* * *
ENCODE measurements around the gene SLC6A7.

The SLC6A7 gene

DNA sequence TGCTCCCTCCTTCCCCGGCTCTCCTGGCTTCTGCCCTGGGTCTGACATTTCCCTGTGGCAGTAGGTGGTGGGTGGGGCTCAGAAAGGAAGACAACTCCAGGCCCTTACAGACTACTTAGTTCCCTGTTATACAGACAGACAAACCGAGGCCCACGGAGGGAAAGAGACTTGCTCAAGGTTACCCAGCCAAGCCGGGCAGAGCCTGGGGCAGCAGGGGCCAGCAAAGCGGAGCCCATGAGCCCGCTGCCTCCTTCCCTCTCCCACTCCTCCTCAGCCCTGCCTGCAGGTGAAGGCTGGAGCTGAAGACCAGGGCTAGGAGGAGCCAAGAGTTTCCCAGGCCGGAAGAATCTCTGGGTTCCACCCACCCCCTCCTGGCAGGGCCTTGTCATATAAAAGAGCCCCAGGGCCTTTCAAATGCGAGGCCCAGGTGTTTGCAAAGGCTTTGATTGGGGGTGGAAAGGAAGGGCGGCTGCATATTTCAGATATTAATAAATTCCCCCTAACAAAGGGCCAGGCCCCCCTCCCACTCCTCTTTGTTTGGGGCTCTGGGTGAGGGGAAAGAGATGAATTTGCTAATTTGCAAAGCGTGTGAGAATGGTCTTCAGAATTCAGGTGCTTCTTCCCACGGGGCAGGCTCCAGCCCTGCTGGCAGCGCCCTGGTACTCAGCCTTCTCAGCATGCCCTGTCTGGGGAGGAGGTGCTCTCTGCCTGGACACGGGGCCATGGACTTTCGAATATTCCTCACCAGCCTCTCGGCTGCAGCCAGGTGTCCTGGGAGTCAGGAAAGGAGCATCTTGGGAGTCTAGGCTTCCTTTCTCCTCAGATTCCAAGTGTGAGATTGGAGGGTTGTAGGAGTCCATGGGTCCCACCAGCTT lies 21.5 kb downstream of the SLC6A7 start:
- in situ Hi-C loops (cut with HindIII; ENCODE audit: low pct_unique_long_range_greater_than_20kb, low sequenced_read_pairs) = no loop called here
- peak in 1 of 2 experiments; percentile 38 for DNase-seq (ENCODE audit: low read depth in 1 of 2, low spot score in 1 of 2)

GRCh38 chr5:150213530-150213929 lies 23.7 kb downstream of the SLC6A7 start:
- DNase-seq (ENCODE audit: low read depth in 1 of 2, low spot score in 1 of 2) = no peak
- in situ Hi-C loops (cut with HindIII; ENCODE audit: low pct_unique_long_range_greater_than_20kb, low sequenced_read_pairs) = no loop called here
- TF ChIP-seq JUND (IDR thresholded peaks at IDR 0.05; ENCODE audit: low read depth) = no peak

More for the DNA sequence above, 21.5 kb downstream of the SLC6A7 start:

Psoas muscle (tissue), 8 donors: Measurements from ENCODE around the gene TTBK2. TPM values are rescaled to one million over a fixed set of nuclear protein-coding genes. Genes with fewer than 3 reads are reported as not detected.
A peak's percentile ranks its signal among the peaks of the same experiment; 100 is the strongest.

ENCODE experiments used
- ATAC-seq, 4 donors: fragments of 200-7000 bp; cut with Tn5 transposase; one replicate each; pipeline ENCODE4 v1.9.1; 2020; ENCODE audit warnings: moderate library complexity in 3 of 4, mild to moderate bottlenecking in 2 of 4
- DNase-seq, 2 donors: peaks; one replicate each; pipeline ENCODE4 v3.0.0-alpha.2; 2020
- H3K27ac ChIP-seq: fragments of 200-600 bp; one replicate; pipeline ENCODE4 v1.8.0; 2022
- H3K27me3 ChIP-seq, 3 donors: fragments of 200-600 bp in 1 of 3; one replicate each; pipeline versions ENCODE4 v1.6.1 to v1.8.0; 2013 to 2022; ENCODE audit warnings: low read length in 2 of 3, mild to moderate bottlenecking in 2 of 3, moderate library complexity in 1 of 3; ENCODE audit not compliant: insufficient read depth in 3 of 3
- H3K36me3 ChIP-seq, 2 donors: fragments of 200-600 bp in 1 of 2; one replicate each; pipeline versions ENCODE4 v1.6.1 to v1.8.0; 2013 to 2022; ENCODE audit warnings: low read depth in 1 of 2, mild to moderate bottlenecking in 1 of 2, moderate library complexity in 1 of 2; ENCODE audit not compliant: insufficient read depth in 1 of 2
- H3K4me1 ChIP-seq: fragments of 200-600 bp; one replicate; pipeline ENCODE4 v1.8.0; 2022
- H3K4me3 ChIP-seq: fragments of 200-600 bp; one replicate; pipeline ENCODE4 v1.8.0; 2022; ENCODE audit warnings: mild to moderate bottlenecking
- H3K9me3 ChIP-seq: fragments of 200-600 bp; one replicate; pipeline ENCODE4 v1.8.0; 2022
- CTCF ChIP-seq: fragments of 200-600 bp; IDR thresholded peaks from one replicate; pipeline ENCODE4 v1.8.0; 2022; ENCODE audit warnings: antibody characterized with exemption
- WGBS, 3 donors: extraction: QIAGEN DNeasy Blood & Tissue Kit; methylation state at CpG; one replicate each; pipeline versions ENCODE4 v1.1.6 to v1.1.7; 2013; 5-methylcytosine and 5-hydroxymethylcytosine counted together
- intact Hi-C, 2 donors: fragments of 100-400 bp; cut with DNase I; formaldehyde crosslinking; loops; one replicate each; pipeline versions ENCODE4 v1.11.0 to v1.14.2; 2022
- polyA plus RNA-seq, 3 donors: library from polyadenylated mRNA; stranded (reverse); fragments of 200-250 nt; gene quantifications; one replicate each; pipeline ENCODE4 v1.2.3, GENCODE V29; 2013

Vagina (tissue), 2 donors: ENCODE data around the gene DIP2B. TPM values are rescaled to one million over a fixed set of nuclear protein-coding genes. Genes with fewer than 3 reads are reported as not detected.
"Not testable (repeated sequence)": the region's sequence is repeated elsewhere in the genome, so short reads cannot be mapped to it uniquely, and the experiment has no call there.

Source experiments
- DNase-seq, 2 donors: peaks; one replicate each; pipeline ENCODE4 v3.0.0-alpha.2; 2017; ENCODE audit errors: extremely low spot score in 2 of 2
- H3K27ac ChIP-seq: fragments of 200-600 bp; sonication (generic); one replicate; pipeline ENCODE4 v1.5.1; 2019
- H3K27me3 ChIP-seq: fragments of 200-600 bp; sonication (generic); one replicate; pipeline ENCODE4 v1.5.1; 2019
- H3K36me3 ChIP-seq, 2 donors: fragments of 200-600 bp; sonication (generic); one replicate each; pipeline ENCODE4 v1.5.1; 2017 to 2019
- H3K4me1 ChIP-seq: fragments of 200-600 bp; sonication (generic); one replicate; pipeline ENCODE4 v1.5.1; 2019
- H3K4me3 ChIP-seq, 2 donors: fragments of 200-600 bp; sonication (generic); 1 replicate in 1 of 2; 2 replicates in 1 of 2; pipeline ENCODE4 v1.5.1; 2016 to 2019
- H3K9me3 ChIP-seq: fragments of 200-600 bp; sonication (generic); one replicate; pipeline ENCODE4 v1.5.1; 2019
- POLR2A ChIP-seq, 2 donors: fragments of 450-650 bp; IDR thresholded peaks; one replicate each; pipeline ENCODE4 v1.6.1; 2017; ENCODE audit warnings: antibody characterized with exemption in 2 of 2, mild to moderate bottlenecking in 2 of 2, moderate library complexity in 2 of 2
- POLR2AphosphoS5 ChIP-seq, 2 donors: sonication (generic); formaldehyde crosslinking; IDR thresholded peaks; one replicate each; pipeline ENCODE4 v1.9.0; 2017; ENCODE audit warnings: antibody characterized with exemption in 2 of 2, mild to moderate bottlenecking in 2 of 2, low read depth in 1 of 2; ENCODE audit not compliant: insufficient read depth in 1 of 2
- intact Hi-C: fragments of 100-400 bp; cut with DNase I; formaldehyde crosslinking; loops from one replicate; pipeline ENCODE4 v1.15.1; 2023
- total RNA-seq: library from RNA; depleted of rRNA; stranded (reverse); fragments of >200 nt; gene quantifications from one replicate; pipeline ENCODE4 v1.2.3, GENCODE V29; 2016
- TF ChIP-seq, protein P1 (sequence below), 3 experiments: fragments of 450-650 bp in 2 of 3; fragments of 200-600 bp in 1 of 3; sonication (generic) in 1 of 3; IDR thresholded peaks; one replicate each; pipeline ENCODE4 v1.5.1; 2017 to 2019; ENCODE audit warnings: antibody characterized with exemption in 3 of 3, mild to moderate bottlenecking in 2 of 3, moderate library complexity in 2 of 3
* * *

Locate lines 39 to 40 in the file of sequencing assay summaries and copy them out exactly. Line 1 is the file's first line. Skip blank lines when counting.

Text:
- total RNA-seq: library from RNA; depleted of rRNA; stranded (reverse); fragments of >200 nt; gene quantifications from one replicate; pipeline ENCODE4 v1.2.3, GENCODE V29; 2016
- TF ChIP-seq, protein P1 (sequence below), 3 experiments: fragments of 450-650 bp in 2 of 3; fragments of 200-600 bp in 1 of 3; sonication (generic) in 1 of 3; IDR thresholded peaks; one replicate each; pipeline ENCODE4 v1.5.1; 2017 to 2019; ENCODE audit warnings: antibody characterized with exemption in 3 of 3, mild to moderate bottlenecking in 2 of 3, moderate library complexity in 2 of 3